Authors: Stephanie Grace Whitson
A Claim of Her Own
Watchers on the Hill
Secrets on the Wind
(3 books in 1)
Walks the Fire
How to Help a Grieving Friend
Copyright © 2010
Stephanie Grace Whitson
Cover design by Dan Pitts
Cover illustation by William Graf
Scripture quotations are from the King James Version of the Bible.
All rights reserved. No part of this publication may be reproduced, stored in a retrieval system, or transmitted in any form or by any means—electronic, mechanical, photocopying, recording, or otherwise—without the prior written permission of the publisher. The only exception is brief quotations in printed reviews.
Published by Bethany House Publishers
11400 Hampshire Avenue South
Bloomington, Minnesota 55438
Bethany House Publishers is a division of
Baker Publishing Group, Grand Rapids, Michigan.
Printed in the United States of America
Library of Congress Cataloging-in-Publication Data
Whitson, Stephanie Grace.
Sixteen brides / Stephanie Grace Whitson.
ISBN 978-0-7642-0513-2 (pbk.)
1. War widows—Fiction. 2. Homestead law—Nebraska—Fiction. 3. Women pioneers— Fiction. 4. Frontier and pioneer life—Nebraska—Fiction. I. Title.
the memory of
God’s extraordinary women
in every place
in every time.
And to my Daniel,
the best creative consultant ever . . .
mahalo nui loa . . .
aloha wau ia ’oe.
ABOUT THE AUTHOR
native of southern Illinois, Stephanie Grace Whitson has lived in Nebraska since 1975. She began what she calls “playing with imaginary friends” (writing fiction) when, as a result of teaching her four home-schooled children Nebraska history, she was personally encouraged and challenged by the lives of pioneer women in the West.
Since her first novel,
Walks the Fire,
was published in 1995, Stephanie’s fiction titles have appeared on the ECPA bestseller list numerous times and been finalists for the Christy Award, the Inspirational Readers Choice Award, and ForeWord Magazine’s Book of the Year. Her first nonfiction work,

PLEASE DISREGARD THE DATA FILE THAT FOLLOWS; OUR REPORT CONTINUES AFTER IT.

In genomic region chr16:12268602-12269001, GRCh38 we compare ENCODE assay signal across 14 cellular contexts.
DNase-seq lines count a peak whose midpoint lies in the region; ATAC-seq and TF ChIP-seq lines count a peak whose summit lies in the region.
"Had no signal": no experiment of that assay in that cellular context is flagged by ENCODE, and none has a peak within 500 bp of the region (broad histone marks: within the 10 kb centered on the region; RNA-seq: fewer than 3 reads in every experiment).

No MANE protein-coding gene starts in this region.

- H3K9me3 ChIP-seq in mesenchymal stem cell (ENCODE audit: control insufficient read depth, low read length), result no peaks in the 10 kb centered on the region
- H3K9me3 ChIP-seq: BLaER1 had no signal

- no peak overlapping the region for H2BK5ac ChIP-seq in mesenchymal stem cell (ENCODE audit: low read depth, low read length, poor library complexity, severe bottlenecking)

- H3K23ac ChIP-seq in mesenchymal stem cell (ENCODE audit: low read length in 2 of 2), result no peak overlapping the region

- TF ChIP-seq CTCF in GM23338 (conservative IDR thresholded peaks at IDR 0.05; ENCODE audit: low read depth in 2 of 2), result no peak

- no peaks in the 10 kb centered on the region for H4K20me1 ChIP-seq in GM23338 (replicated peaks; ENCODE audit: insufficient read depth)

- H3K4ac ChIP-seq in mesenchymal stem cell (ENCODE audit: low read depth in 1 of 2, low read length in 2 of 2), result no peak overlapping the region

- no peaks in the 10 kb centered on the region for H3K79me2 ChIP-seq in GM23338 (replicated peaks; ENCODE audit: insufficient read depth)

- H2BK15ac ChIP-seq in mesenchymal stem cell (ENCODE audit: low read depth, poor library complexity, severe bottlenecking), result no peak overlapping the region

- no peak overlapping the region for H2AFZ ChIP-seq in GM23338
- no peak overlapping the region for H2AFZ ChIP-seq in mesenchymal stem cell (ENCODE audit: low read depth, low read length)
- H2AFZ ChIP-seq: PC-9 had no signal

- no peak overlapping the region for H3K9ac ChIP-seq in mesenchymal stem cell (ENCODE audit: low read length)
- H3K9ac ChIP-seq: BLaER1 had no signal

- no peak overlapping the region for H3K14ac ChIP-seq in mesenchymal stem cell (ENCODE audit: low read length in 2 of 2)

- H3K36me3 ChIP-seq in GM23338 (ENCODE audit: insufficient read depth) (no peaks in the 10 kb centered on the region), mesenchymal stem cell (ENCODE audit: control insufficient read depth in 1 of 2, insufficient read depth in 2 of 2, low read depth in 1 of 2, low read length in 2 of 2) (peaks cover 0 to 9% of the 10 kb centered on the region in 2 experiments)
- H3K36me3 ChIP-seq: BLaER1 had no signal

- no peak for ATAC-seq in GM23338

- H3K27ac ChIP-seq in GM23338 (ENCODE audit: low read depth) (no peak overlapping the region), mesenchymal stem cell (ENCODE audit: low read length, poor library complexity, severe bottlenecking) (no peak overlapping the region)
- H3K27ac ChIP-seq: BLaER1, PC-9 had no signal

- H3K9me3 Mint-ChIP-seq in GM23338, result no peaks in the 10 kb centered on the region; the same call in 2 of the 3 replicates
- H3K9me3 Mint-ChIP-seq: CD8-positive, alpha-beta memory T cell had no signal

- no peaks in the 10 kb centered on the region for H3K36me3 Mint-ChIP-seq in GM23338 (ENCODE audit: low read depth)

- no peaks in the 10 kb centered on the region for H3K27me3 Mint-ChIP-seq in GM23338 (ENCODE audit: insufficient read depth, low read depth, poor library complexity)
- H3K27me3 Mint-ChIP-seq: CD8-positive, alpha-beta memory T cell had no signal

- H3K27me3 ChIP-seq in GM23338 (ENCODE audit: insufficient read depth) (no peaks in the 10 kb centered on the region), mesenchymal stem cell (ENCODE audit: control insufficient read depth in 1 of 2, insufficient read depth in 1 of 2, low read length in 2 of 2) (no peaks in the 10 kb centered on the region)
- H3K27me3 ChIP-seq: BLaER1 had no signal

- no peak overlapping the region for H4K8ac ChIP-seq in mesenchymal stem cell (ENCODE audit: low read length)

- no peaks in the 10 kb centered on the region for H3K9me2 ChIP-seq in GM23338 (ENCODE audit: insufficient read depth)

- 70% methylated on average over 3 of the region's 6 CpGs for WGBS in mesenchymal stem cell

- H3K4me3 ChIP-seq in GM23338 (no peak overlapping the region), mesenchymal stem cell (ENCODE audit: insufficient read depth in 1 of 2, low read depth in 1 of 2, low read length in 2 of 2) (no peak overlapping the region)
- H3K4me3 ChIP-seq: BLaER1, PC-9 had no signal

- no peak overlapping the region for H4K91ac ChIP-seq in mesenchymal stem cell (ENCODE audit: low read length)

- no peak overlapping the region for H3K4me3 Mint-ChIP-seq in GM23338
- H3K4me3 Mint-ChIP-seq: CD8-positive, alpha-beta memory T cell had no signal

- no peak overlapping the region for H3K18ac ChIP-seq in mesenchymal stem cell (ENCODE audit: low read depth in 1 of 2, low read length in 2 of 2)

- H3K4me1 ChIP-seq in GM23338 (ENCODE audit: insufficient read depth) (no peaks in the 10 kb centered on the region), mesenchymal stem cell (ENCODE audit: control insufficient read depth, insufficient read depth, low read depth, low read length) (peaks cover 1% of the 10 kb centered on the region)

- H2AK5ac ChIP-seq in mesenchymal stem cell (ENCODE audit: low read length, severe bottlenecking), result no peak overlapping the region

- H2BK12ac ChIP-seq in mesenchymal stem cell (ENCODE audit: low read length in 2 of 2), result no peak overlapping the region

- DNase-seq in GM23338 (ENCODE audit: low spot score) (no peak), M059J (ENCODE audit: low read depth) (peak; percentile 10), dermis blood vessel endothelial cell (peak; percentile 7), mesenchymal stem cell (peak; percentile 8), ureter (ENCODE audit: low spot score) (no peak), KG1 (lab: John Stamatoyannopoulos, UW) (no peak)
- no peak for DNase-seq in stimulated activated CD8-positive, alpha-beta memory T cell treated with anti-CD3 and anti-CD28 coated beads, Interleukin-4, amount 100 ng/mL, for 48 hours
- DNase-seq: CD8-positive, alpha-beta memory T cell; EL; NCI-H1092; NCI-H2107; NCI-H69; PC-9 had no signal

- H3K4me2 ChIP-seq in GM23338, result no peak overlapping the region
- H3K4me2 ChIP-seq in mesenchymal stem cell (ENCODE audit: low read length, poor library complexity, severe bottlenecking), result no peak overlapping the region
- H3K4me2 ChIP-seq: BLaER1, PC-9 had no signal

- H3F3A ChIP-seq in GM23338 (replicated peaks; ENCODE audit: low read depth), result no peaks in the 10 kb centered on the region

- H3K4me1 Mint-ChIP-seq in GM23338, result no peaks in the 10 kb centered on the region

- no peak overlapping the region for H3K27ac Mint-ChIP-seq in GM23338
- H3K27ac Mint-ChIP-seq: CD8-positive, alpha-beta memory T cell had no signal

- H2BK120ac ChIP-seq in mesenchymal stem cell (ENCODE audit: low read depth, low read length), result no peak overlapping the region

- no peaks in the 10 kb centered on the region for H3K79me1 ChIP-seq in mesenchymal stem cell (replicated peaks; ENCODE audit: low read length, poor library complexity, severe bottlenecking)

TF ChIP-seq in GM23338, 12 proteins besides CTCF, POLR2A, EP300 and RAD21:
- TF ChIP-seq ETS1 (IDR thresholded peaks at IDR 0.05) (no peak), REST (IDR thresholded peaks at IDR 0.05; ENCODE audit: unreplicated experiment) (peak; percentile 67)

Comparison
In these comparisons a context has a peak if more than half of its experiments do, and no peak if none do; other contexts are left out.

How to Help a Grieving Friend: a Candid Guide for Those Who Care,
was released in 2005.
In addition to keeping up with her five grown children and two grandchildren, Stephanie enjoys motorcycle trips with her blended family (she was widowed in 2001 and remarried in 2003) and church friends, as well as volunteering at the International Quilt Study Center and Museum in Lincoln, Nebraska. She is currently in graduate school pursuing a Master of Historial Studies degree. Her passionate interests in pioneer women’s history, antique quilts, and French, Italian, and Hawaiian language and culture provide endless storytelling possibilities.
A man’s heart deviseth his way:
but the Lord directeth his steps.
s the carriage pulled away from Union Station, Caroline Jamison almost panicked and called out to the driver, “Wait! Don’t go! I’ve changed my mind! Take me home!” Her heart racing, Caroline forced herself to turn away.
St. Louis isn’t home. And home doesn’t want you. Daddy told you that in his last letter.
Still, there were times when she entertained a desperate few minutes of hope.
But what if I was standing right there on the veranda. Would he really turn me away? If I told him I was sorry . . . that he was right . . . if I begged . . . what then?
For just a moment the possibility that her father might forget everything and pull her into his arms made Caroline feel almost dizzy with joy. But then she remembered. It had been five years since she’d opened that last envelope, and still she could recite the terse few lines of the last letter posted from General Harlan Sanford of Mulberry Plantation.
We received word today. Langdon now joins his two brothers in glory. Your mother has taken to her bed. The idea that any—or all—of these deeds of war may have been committed by one their sister calls HUSBAND—
The sentence wasn’t finished. Caroline still remembered touching the spot where the ink trailed off toward the edge of the paper, a meandering line that wrenched her heart as she pictured Daddy seated at his desk, suddenly overcome by such a deep emotion he couldn’t control his own hand.
We are bereft of children now. May God have mercy on your soul.
For a moment, as Caroline stood, frozen motionless by uncertainty here on the brick walkway leading up to Union Station, desperate regret and a renewed sense of just how completely alone she was rose up. Panic nearly swept her away. If she didn’t get hold of herself she was going to faint. A few deep breaths would be helpful, but the corset ensuring her eighteen-inch waist wasn’t going to allow for that. She closed her eyes in a vain attempt to hold back the tears.
You don’t dare go home . . . and you don’t dare stay here.